We are in transition here at this old house. The first whiffs of autumn have floated by: that certain quality of air that will be more consistent as we move closer to September, trees loaded with green apples, warm days with very cool nights, a dark blue sky only seen in fall. The historic summer community is mostly gone except for those who own houses and are able to live here, out of the Texas heat, well into September and October. The tenants of the owners that rent their houses during the academic year have begun to move in. Those of us who live here year round will educate them to the ways of living in this community: Quiet Hours, though the afternoon ones will end in a couple of weeks, interfacing safely with the wild animals, respectful parking on narrow streets, not driving the wrong way on the thoroughfares, even though it can be faster and more convenient to exit the park that way “when no one is coming up.”
Living well in community has to be taught, especially in this day and age when too many children raise themselves in front of a screen. Also, when you are used to not knowing your neighbors, having people who interact regularly with each other, who watch what goes on in the neighborhood, can be an intimidating sensation. The “right to privacy” is an important part of the American psyche but we need to look out for each other, care for each other and we can’t do that if we don’t have any idea who is living next door. People with no experience of community either in their childhood neighborhood or with a close extended family are clueless as to what living in community means. Like lifelong urban dwellers who are frightened by wilderness, true community can feel like a negative to people used to living in virtual isolation in their homes.
Some of the characteristics of good community include:
Knowing your neighbors’ names and basic life circumstances (where they work or go to school, who their kids are, what kind of car they drive).
A sense of how they live. For example, does your neighbor come home every day at the same time or do their work hours vary? Do they always mow their lawn at 7 AM on Saturday mornings? Do they go to church on Sunday mornings or sit on their deck reading the paper? Would you know if something looked amiss at their house based on a sense of what “normal” means for them?
One cul de sac neighborhood I am aware of met each other for the first time at a potluck initiated by one couple. A map of the neighborhood was given to each attendee so that they could fill in the name, phone number and/or e-mail address of the occupants. This was not only for safety reasons but for working together, if desired. Who has a generator? Who has a very tall extension ladder? Who could be called to run check on your house in an emergency? The end result was everyone loved meeting the other people on their small street and having a sense of who was who. They couldn’t understand why they hadn’t done something like this before! A simple evening but one with potentially profound implications for future connections.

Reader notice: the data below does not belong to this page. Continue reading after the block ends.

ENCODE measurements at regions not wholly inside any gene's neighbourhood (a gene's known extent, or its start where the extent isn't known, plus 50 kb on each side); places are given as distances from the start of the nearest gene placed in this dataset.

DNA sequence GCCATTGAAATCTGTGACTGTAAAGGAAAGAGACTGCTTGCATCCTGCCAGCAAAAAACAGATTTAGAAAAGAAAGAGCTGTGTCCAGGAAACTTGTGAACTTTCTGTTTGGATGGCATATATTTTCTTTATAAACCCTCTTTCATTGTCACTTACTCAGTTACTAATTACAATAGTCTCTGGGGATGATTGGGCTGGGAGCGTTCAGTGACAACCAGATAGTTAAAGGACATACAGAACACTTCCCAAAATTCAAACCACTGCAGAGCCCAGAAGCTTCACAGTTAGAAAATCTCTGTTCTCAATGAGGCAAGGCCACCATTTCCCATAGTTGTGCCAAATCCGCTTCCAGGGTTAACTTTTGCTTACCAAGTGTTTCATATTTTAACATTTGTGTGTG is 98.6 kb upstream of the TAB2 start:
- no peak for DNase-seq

I know at this old house, whenever the bears are around in the fall, the phone starts ringing. Not only do we all want to see them (from a safe distance, of course) but we want to alert others to their presence so that doors or windows can be closed, dogs be taken in, bird feeders brought in, and the garbage cans secured. The next morning, we share stories of what the bear did in whose yard.
Our neighborhood is pretty safe, even as public as it is, and some of that is due to the fact that we all watch out for each other. We know what is normal on our streets. After the historic floods last September, we all gathered spontaneously and shared stories and food to comfort ourselves from the shock of Nature’s power in our little stream valley. It felt good to know that we were not alone, that there were people to call even in the night when the water was pouring over the road and threatening our house.
Community takes time and effort. It can be messy. Not everyone will like everyone else. People will be selfish and insensitive. Some people will just be odd and quirky but the overall benefit of knowing your neighbors, of having someone to look out for you as you look out for them, is priceless. Even when your community changes frequently, as it does here at this old house, the effort of being “neighborly” is well worth it. You never know when it might make a real difference in your life.